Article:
Advanced packaging can help that to a point. But most advanced packaging so far has been more about a particular application and a particular project, rather than developing a platform that can be used by many companies.

“If it works well, you can do great things,” said Raymond Nijssen, vice president of systems engineering at Achronix. “But there are many forks in that road. There are solutions with interposers or without. There are different data rates, so you have some solutions with very high data rates. And if you are doing chiplets, it depends on why you are doing chiplets. Is it because you can’t afford that many balls on a package, or is it an issue of power efficiency because you have a hard ceiling on power usage?”

So far, there are no clear answers to any of these questions. But the good news is that there are plenty of options, and many of them have been proven in real products in the market and shown to work.

The next challenge will be to build economies of scale into the packaging world. That will require the industry to narrow down its choices. Until now, many of these packaging approaches have been expensive to implement, which is why they have shown up in everything from smart phones, where there are sufficient volumes to offset the development cost, or in networking chips, where price is less of an issue.

In the future, advanced packaging will need to become almost ubiquitous to drive widespread applications of AI/ML/DL inference at edge nodes and in automotive and a variety of other new market segments. That requires repetition with some degree of flexibility on design—basically the equivalent of mass customization. This is the direction the packaging world ultimately will take, but it will require some hard choices about how to get there. The interconnect will remain the centerpiece of all of these decisions, but which interconnect remains to be seen.

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BillM says:

Two areas that I was surprised were not included were power dissipation as well as signal and power integrity issues. As distances and geometries shrink, supplying sufficient voltages required for functionality are critical (power distribution networks: PDN). As the geometries enable denser packing, signal integrity becomes a bigger issue. Dense arrays of layer to layer interconnects, such as TSVs, create an environment for signal integrity issues and must be accurately analyzed. The same can be said for power dissipation where generated heat does not have efficient mechanisms to rapidly exit the structure.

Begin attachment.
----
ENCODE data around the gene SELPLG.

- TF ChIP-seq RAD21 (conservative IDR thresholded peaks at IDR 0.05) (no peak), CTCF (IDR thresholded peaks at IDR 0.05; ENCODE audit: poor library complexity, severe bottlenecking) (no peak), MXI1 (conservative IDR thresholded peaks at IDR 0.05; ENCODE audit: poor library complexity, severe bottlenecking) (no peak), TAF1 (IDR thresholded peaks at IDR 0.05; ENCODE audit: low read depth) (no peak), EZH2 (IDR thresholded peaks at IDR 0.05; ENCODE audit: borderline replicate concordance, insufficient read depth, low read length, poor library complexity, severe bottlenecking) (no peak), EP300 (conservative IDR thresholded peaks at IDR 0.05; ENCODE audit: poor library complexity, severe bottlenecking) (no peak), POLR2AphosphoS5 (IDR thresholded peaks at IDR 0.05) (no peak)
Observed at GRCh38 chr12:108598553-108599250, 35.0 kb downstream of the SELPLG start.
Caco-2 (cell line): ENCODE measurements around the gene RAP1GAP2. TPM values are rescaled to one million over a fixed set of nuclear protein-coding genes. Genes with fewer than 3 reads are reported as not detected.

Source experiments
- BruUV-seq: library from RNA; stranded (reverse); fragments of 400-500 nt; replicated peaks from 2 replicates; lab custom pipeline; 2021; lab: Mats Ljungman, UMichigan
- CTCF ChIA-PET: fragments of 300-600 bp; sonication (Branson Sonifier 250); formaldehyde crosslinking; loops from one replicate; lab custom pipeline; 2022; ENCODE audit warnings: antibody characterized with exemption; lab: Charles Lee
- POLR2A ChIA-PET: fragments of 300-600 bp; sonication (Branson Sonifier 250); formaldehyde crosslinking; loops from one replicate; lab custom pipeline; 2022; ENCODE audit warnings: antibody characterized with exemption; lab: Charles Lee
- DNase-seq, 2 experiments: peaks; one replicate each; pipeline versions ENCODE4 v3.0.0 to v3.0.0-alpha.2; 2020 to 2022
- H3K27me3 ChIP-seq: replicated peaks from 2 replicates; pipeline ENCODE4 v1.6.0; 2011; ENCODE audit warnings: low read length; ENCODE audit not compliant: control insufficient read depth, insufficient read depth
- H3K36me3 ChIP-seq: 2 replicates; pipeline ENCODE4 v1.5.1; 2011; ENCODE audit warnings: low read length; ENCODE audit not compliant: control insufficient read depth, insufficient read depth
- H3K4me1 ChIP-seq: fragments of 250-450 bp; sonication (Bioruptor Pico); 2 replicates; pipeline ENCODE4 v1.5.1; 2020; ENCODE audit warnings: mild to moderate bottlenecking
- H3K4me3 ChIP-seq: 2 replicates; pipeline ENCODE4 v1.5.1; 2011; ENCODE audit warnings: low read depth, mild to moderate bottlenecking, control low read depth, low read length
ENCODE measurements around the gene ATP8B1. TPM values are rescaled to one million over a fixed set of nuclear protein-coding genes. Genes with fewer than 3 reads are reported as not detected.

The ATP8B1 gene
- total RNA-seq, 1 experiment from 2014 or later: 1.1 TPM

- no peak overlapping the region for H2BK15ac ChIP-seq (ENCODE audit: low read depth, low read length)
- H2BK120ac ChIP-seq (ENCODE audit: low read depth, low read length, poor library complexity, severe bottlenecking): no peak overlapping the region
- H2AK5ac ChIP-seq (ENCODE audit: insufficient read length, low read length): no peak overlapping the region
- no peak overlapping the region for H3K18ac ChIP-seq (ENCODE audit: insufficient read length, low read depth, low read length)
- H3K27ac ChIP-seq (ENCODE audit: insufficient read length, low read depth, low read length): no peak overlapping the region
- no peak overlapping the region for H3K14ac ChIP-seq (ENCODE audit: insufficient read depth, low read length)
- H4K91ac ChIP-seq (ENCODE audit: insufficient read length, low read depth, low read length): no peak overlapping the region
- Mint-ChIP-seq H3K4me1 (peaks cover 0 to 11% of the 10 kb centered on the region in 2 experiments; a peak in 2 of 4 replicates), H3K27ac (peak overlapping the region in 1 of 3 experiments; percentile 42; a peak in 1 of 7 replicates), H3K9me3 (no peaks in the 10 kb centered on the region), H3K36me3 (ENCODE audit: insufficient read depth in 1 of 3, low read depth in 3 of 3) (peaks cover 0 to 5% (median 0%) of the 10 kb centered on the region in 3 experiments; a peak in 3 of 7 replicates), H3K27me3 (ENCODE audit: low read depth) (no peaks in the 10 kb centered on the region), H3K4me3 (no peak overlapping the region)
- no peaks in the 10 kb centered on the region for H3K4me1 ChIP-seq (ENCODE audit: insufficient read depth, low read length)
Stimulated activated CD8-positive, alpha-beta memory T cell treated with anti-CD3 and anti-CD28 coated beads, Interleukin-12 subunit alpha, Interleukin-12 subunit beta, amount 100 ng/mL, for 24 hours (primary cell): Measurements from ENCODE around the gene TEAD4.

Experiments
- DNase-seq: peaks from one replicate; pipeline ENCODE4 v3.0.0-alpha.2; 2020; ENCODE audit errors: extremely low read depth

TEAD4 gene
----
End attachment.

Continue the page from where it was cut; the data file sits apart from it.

Ed Sperling says:

Hi Bill,
Those are certainly interesting challenges. We have written a number of stories on PDNs, the impact of density and various types of noise (power, thermal, digital-to-analog, electromagnetic, etc.) and other physical effects on signal integrity, as well as thermal effects caused by gate leakage and various packaging approaches, particularly 3D-IC. Intel said at ISS two years ago it didn’t see a way forward for logic on logic, sandwiched between memories in a 3D-IC design, because the inner logic layer would be performance-constrained by heat. One of the interesting strategies early on was to use dedicated TSVs for ESD and heat dissipation. There also has been talk about microfluidics for removing heat. But all of this adds cost, time and reliability issues, and unless there is enough volume and demand they’ll never be solved. Many of those issues can be avoided with the more popular packaging approaches, but none of this is easy. —Ed

Gary Huang says:

The D-2-D interconnect of TSV or EMIB still need two solder joints between Die and Path. I think it is the origin of heat source during high frequency band width. Maybe next package can solve this problem.